Of course, none of this was much of an issue before the advent of recent waves of terrorism conducted by fanatic Muslims and the massive migrations from Middle Eastern countries. Three years after 9/11, France passed a law forbidding all religious emblems in schools and colleges, a nod, it might seem, to the zealously secularist spirit of the French Revolution. In 2010, France became the first European country to ban full-face veils in public. This legislation was fuelled by the specious argument that such a ban would keep criminals from hiding their faces. I suppose the more recent ban on burkinis makes it impossible for criminals to hide their shoulder blades.
I have dwelt a bit on France’s sartorial obsessions in order to underscore the larger and in fact the real issue, which is Islamophobia and how insidiously it rears its head. Is French identity, culture and security so shallow and fragile to be in danger because of a piece of cloth? Or is the issue more of embracing and accepting a different culture even in a country were civil liberties are sacred.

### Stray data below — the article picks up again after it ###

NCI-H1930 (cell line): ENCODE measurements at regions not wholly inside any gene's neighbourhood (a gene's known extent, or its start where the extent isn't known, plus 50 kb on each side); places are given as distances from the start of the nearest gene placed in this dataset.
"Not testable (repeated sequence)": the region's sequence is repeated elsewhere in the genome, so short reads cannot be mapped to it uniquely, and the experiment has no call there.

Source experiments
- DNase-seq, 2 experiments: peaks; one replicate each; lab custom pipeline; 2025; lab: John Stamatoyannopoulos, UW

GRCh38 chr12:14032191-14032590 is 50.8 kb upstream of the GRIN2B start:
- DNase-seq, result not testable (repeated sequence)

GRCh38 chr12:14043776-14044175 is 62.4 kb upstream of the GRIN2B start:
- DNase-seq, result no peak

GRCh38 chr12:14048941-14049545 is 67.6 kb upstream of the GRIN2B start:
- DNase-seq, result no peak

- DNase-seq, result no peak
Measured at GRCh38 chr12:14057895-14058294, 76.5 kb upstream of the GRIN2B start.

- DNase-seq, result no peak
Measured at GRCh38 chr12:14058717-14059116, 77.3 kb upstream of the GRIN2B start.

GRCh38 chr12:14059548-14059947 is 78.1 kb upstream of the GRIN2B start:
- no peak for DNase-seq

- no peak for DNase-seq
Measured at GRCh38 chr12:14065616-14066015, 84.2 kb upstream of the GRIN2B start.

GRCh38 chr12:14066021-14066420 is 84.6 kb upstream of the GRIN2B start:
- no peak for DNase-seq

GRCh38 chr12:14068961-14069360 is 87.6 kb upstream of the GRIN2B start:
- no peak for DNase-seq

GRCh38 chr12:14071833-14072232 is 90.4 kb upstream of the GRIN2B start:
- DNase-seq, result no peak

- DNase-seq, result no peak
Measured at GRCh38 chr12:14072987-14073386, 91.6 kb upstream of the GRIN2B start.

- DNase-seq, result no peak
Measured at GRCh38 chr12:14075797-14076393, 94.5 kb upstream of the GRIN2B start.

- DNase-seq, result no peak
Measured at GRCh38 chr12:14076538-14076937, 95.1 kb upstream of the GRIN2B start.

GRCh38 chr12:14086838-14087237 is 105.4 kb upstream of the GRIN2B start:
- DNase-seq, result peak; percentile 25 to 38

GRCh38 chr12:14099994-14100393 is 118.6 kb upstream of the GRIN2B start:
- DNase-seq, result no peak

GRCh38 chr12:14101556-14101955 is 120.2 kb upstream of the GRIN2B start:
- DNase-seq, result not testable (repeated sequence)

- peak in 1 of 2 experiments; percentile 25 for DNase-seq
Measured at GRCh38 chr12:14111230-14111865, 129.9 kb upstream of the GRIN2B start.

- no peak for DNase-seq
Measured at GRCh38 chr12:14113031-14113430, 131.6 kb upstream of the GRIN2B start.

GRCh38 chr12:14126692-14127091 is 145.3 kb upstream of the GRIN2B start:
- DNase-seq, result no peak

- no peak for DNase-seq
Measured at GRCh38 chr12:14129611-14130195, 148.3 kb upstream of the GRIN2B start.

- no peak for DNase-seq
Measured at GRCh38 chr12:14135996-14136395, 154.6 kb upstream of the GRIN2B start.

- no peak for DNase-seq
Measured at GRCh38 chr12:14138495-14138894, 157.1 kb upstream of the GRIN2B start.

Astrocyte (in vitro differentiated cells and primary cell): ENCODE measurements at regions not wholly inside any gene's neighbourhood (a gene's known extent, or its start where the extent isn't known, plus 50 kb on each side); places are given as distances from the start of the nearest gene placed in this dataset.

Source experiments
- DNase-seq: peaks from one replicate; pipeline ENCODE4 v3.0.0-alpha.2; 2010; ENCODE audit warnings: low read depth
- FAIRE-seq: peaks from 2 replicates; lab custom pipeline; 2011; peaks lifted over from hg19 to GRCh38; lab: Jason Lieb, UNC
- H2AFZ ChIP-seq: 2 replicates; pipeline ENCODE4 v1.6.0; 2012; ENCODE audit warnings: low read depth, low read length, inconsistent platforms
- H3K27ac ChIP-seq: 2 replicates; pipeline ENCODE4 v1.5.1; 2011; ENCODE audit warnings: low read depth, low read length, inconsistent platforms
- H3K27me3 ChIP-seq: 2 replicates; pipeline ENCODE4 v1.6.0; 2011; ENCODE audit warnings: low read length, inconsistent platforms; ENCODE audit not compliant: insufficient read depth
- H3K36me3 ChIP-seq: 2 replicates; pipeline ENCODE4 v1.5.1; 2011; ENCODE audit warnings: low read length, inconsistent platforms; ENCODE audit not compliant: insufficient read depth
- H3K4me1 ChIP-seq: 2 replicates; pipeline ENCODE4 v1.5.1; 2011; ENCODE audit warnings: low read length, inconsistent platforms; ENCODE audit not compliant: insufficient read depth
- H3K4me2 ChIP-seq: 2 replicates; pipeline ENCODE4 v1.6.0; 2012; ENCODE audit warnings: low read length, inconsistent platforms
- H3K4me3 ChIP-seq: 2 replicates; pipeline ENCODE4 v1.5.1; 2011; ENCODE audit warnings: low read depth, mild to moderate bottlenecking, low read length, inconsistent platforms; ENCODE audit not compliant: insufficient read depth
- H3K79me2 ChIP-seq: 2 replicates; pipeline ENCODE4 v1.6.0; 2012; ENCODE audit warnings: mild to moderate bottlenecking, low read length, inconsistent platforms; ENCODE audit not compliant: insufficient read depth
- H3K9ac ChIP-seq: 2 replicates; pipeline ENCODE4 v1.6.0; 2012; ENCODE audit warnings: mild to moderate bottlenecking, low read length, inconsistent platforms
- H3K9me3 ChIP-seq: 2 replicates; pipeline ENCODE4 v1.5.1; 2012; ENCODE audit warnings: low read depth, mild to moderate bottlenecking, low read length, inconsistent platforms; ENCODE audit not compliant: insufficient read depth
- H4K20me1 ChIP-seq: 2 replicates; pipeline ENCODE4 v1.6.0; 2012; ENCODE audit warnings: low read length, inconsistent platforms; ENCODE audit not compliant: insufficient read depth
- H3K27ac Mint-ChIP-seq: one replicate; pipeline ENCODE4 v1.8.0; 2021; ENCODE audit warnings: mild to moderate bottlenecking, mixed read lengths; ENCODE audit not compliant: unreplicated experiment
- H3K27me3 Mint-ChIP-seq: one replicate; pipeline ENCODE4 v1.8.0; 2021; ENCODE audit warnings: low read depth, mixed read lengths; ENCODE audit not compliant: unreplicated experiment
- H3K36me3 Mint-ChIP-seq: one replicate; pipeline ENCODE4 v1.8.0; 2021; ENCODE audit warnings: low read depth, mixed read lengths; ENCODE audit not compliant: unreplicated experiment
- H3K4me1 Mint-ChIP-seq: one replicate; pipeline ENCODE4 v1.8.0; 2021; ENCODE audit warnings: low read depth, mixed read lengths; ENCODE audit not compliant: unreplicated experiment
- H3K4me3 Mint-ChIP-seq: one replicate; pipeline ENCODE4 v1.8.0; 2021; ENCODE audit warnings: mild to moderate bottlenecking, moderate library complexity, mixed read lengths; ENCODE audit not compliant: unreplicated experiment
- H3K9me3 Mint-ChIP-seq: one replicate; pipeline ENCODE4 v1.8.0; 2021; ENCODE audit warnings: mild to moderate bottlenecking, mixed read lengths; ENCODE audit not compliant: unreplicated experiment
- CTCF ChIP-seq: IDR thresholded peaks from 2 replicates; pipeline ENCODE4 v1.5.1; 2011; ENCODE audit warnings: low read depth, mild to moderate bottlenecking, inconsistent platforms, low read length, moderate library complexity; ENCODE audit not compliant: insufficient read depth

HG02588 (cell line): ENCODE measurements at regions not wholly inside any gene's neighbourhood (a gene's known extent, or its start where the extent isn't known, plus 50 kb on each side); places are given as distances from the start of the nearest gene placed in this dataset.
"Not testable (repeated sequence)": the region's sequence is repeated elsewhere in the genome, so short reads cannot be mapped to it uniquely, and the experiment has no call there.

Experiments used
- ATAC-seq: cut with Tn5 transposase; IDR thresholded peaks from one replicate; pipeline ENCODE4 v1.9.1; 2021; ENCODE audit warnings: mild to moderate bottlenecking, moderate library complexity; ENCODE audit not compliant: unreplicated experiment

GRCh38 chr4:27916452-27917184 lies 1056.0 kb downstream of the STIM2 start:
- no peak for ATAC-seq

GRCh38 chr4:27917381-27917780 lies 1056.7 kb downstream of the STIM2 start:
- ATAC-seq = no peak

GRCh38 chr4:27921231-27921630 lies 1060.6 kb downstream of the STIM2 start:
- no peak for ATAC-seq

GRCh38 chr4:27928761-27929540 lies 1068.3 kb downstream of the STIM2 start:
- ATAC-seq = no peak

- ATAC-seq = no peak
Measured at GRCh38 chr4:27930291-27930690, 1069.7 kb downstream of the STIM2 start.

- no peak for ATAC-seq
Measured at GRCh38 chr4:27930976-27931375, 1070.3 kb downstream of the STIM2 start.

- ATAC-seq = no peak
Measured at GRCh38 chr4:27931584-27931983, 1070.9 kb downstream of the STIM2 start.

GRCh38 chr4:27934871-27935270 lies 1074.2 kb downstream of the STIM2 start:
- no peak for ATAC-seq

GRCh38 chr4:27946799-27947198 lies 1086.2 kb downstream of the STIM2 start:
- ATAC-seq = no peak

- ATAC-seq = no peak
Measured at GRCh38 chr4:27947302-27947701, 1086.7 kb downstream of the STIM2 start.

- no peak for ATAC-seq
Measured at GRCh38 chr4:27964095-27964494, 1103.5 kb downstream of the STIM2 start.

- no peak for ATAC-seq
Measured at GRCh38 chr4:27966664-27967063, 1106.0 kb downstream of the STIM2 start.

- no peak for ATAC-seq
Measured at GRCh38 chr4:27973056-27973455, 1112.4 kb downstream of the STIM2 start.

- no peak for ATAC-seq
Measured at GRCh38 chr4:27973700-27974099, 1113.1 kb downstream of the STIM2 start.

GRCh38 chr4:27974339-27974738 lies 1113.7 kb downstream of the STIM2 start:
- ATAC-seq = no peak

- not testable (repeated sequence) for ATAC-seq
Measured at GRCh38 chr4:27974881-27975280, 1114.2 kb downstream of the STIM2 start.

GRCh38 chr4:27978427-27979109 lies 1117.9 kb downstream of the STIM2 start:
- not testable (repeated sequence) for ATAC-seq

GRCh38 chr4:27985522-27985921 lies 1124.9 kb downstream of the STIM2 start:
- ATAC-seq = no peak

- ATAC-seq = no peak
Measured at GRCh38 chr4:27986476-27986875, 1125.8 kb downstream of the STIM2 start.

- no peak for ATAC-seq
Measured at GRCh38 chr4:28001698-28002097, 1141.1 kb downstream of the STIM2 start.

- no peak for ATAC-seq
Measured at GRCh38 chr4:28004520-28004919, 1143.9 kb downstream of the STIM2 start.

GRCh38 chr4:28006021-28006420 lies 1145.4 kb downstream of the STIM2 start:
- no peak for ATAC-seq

Historically, the animus may be unprecedented. For many years, Islam and Christianity were at war but, even in 12th century Europe, non-Muslims could still publicly admire a larger-than-life adversary like Saladin. Today, all such waters are poisoned. Civilisations will not progress with minds closed. Banning Burkinis is not going to bring safety and security to the West, but it will for sure provide fertile grounds for extremism on both sides of the bank.
Clash of civilisations in not an ultimate fate that the world cannot avoid. What effective weapons do we have to combat Islamophobia? To be sure, the public service efforts of groups like the Council on Islamic-American Relations are helpful. (They have a website focused on Islamophobia.) Ecumenical outreach by similar groups hosting Christian and Jewish spokespersons is likewise salutary.